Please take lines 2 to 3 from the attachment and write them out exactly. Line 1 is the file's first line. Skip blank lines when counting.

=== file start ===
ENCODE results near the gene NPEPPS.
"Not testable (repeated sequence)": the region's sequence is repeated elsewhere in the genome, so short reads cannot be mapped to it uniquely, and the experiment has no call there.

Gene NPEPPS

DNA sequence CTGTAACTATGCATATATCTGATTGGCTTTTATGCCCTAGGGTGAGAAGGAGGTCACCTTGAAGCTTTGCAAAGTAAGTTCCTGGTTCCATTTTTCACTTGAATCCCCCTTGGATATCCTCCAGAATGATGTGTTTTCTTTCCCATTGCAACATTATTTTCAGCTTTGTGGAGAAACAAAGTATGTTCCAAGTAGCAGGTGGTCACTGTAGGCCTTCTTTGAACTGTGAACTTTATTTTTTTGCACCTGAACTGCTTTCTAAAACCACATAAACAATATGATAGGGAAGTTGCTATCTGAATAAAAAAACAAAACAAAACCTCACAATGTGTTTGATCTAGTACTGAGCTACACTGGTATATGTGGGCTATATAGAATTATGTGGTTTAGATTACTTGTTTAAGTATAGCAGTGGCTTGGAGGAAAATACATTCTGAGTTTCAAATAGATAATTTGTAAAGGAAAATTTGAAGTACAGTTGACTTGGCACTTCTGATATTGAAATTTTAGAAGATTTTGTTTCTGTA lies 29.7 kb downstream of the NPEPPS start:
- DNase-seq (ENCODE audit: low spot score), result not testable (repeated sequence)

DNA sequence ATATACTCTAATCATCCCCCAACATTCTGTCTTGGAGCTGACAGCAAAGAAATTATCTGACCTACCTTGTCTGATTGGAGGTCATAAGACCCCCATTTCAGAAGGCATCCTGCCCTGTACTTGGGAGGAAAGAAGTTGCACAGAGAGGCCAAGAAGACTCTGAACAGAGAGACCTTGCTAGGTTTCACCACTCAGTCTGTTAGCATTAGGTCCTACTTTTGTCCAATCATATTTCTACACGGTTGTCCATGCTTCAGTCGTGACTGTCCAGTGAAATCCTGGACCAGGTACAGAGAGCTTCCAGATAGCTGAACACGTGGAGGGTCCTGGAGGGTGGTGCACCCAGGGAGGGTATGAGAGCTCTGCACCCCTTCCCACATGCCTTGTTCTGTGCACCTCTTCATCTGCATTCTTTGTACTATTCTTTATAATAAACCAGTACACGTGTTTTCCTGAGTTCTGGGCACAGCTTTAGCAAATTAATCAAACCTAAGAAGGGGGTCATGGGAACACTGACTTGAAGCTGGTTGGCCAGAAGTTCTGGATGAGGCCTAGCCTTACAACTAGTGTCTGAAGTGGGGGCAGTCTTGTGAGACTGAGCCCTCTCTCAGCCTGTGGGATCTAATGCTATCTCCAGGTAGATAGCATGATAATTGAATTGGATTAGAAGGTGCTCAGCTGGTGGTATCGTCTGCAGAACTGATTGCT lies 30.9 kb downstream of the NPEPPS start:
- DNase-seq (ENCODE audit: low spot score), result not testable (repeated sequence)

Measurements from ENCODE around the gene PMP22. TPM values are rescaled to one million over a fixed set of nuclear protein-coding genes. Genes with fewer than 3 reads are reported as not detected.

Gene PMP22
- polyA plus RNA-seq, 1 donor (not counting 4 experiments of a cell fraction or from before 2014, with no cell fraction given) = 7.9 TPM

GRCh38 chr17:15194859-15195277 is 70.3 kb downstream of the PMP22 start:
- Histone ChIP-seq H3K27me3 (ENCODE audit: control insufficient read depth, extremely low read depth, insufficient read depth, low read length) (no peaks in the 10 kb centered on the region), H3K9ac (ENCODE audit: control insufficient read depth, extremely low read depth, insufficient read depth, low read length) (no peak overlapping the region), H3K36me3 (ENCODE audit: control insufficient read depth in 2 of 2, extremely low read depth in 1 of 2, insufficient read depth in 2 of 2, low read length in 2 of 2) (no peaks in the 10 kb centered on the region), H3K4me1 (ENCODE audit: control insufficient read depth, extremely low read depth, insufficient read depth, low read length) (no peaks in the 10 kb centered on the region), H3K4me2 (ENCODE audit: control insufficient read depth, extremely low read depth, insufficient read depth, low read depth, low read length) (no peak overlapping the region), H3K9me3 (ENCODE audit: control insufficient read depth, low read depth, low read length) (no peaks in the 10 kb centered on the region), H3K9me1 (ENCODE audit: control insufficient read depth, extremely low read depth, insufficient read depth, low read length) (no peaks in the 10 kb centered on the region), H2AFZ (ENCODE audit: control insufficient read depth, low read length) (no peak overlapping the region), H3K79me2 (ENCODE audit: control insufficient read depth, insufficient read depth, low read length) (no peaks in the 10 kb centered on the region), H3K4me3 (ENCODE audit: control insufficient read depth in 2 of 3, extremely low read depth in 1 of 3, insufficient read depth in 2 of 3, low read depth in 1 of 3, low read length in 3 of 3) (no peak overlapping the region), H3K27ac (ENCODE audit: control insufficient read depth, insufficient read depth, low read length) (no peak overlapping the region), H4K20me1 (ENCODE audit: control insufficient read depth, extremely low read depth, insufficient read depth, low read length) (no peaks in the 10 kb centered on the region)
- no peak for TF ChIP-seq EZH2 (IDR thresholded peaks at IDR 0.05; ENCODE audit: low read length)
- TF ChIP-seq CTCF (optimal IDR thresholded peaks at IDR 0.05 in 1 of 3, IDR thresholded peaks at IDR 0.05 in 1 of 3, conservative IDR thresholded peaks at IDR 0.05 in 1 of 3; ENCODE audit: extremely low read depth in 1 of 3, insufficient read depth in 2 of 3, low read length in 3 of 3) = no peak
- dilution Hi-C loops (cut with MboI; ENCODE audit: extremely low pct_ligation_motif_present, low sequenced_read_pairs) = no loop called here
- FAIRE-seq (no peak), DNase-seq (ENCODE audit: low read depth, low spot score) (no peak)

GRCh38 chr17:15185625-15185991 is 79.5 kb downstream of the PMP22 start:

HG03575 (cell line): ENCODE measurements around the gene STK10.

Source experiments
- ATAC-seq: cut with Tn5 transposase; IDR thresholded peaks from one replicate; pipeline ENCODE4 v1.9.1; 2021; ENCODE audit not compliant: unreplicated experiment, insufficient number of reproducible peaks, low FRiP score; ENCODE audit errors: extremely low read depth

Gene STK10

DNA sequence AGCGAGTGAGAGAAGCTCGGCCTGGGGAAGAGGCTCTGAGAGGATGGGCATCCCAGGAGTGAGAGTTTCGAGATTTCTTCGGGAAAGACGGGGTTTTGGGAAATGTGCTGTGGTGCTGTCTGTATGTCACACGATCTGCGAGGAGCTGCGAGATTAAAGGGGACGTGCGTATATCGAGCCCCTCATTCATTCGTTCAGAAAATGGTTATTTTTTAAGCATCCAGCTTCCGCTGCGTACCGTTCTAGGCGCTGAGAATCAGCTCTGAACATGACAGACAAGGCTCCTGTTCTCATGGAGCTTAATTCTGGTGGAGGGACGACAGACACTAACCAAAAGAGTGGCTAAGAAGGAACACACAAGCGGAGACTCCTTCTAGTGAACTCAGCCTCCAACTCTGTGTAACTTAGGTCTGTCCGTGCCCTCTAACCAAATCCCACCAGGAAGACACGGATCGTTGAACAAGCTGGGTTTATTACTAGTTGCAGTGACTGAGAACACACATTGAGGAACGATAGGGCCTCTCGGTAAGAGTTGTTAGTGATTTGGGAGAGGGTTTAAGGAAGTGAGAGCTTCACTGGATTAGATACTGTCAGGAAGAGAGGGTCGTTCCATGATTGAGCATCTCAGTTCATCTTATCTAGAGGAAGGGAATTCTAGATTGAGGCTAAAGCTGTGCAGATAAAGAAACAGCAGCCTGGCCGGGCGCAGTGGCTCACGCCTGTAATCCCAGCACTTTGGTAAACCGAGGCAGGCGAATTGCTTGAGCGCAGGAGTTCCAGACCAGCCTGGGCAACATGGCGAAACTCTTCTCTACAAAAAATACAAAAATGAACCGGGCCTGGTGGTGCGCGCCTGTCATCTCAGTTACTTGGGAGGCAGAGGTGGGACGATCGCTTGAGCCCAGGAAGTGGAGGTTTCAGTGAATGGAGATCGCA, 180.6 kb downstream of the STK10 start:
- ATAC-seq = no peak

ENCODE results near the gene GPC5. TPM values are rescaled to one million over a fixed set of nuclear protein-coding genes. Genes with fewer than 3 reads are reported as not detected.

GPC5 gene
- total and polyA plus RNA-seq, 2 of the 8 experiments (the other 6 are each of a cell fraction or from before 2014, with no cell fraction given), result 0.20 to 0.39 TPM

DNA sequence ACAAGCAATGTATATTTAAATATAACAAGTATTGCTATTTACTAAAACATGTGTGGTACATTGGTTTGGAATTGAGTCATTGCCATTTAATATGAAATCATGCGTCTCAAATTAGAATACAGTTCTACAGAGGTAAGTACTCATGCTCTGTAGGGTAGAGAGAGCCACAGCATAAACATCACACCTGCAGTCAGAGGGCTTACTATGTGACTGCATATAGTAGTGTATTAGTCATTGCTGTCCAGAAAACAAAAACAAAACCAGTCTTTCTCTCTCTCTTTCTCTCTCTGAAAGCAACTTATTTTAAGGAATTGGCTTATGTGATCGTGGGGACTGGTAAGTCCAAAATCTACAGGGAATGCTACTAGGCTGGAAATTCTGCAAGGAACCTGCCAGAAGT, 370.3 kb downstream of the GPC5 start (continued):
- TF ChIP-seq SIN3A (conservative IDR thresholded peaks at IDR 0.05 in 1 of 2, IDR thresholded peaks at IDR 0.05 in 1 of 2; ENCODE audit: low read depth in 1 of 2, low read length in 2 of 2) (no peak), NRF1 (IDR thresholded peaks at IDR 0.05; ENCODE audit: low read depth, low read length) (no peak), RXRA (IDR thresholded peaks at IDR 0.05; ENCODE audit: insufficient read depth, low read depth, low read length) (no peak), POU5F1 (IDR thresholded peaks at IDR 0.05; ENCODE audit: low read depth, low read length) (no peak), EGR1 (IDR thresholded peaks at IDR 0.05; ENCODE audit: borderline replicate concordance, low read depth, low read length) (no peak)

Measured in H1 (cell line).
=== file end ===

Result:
"Not testable (repeated sequence)": the region's sequence is repeated elsewhere in the genome, so short reads cannot be mapped to it uniquely, and the experiment has no call there.

Gene NPEPPS